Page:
Bonding a bullet's lead core and jacket together can be useful for hunting bullets at conventional ranges, but there are some drawbacks. Bonding requires a soft, pure-lead core and a thicker jacket. There are various bonding processes but the result is a soft bullet that is inconsistent in its long-range accuracy and terminal effects. Current bonding methods don't allow the kind of accuracy needed for extended range shooting. Case in point, there's a reason you don't see bonded match bullets.

Performance Expectations

The ELD-X® bullet is very versatile in its terminal effects. It's also quite unorthodox since it is a bullet that works at both conventional and extended range. The bullet works differently upon high-velocity impacts versus low velocity, but, the terminal effects are quite similar.

Conventional Range

With high-velocity impacts (conventional range, 0-400 yards), the ELD-X® bullet starts expanding upon impact. It creates a very large, very deep temporary wound channel and typically 2 feet of overall penetration. The depth of the temporary cavity is a result of the bullet continuing to expand while penetrating. The expansion is more of a rolling back of the tough jacket, rather than a flattening out process that would stop penetration. The frontal area of the bullet sheds some mass during this rolling back and the thick shank continues to drive the bullet forward. Typical retained weight at close range impacts is 50-60%, this is by design.

Extended Range

With low velocity (extended range, 400+ yards) impacts, the bullet looks and acts much more like a traditional hunting bullet does at close range. It expands immediately and forms a traditional mushroom shape while creating a large, deep temporary cavity and 2+ feet of overall penetration. Typical weight retention at extended range is 80-90%.


The Hornady ELD-X® bullet is the most technologically advanced hunting bullet on the market. It is match accurate and delivers dramatic terminal performance at all practical ranges. With the highest BC's in its class, it retains its aerodynamic shape throughout its entire trajectory path with the Heat Shield tip. Offering match grade accuracy, it excels beyond a match bullet's (BTHP or tipped) ability to provide true controlled expansion and lethality at any practical range.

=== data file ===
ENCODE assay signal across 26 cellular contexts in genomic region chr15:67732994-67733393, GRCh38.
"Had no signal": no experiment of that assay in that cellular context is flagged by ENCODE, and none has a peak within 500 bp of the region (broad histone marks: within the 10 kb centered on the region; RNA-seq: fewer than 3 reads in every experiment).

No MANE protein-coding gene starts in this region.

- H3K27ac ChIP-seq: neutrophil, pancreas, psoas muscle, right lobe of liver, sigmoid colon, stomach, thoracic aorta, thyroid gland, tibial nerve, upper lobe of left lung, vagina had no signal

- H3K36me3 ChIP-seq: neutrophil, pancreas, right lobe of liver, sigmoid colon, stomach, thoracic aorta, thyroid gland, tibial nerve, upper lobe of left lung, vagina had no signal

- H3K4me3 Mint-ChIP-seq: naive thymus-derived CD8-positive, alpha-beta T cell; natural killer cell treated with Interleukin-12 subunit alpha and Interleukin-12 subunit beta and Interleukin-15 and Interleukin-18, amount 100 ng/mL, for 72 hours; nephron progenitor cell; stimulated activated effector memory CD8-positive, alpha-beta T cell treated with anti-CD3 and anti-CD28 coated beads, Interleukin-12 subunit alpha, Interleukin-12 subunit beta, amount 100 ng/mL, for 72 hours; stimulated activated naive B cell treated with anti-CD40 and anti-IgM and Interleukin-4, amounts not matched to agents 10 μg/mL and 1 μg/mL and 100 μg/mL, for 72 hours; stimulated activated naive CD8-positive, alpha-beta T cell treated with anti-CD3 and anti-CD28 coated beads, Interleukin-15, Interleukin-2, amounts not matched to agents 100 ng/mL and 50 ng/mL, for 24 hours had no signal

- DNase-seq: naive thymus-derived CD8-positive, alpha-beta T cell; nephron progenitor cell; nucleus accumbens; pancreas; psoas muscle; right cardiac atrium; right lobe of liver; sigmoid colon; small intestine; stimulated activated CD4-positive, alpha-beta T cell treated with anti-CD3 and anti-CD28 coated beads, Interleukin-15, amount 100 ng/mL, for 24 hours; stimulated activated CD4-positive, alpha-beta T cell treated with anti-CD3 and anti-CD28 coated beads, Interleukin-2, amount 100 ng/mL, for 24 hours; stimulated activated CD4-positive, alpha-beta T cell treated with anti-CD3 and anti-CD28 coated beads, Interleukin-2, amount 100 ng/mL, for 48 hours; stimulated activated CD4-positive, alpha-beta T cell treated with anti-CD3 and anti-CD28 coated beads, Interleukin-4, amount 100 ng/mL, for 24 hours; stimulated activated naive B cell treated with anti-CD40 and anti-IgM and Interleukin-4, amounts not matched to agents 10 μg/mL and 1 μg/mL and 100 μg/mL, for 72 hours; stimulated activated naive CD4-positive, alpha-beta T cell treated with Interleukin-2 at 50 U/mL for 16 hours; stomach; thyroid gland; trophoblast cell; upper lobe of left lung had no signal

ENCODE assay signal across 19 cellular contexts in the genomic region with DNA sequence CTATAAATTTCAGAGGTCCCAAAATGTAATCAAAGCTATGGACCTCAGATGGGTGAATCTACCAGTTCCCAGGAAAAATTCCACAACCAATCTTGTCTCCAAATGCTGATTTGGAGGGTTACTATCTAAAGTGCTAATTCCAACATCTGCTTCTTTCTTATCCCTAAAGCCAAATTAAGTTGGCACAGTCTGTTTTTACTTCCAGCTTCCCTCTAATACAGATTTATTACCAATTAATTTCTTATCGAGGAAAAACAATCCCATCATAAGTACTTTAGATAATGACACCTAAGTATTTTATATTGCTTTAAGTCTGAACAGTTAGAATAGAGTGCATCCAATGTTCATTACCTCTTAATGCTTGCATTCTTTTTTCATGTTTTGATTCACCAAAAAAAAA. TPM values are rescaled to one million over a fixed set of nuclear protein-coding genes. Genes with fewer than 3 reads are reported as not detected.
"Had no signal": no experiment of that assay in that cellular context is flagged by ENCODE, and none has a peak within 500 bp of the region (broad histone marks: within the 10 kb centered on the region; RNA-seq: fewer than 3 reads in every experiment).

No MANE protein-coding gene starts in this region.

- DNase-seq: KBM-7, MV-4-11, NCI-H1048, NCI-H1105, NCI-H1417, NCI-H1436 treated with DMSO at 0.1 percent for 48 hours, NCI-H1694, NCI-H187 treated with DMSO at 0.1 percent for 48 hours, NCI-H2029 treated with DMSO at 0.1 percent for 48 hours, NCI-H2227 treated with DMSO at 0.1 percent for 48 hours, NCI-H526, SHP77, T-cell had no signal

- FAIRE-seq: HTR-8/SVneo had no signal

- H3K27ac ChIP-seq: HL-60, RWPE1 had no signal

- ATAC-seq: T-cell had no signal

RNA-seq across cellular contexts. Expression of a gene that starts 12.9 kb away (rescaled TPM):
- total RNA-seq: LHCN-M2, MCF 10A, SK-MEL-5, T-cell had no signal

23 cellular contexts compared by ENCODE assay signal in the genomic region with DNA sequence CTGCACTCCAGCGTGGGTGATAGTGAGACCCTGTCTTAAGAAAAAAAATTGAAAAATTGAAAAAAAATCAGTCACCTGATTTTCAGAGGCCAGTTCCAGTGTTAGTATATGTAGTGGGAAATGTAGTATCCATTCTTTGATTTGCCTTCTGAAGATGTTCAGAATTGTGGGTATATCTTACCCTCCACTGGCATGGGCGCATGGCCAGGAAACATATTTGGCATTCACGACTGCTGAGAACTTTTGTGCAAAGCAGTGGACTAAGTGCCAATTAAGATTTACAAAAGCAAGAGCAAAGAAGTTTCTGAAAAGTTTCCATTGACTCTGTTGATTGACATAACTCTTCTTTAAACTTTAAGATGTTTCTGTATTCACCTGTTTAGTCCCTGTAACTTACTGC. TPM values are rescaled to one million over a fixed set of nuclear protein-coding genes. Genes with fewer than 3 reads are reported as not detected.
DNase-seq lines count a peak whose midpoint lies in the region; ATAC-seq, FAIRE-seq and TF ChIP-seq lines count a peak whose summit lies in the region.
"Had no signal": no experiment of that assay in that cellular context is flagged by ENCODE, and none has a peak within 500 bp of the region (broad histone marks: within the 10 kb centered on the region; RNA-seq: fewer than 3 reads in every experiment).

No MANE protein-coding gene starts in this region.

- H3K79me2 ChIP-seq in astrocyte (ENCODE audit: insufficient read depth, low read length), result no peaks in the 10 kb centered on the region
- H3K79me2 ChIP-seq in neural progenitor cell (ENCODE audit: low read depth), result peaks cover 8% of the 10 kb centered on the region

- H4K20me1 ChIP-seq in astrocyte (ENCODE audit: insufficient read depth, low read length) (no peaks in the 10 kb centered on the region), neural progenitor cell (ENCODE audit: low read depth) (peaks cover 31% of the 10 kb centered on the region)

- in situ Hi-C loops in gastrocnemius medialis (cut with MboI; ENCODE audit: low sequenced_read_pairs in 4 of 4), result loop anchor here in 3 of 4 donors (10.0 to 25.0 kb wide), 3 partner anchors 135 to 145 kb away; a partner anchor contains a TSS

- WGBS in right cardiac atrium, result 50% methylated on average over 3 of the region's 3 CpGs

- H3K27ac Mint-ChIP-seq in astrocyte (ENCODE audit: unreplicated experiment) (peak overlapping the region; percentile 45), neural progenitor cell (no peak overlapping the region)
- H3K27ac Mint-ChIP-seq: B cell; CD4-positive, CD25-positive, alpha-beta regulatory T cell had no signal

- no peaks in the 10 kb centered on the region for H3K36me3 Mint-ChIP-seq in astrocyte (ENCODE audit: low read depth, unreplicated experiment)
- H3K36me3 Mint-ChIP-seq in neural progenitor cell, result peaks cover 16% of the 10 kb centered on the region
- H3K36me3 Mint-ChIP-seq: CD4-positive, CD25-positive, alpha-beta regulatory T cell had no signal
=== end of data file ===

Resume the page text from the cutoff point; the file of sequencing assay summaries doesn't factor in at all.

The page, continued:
ELD® Match

The advent of the Heat Shield® tip has major ramifications in match bullets as well. Hornady includes it in a new line of bullets called ELD® Match – Extremely Low Drag Match.

ELD® Match bullets combine three unique features for maximum consistency, aerodynamics and accuracy:

  • A precision-swaged lead core. The swaging process provides extremely consistent uniformity.
  • AMP® Jackets. AMP (Advanced Manufacturing Process) bullet jackets are a technological advancement in design, tooling and manufacturing that combine to produce the most consistently concentric bullet jackets available.
  • Heat Shield® Tip. The Heat Shield® Tip is made of a patent pending heat resistant polymer that resists aerodynamic heating and provides a consistently high BC for the bullet's entire flight path. The Heat Shield® tip also gives the bullet a perfect meplat (tip) for bullet-to-bullet and lot-to-lot consistency.

The secant ogive and boattail design combine with the Heat Shield tip to offer the best BC's in their class. With the most consistent meplat, most concentric jackets and extremely uniform lead cores, ELD® Match bullets raise the bar for match bullet accuracy.

A Note on Ballistic Coefficients (BC's)

For decades, the industry standard that MOST, but not all manufacturers follow is correcting BC's back to standard atmospheric conditions. This is something that Hornady adheres to. If you measure a bullet on a hot day at sea level, versus a cold day at 3,800 foot elevation, you will get totally different numbers. By correcting them to standard atmospheric conditions, the customer will always be able to make apples-to-apples comparisons and have better success matching up their trajectories to a ballistic calculator. Standard atmospheric conditions are: Sea level, 59 degrees Fahrenheit, 29.59 in Hg, .07647 lb./cu ft. (density).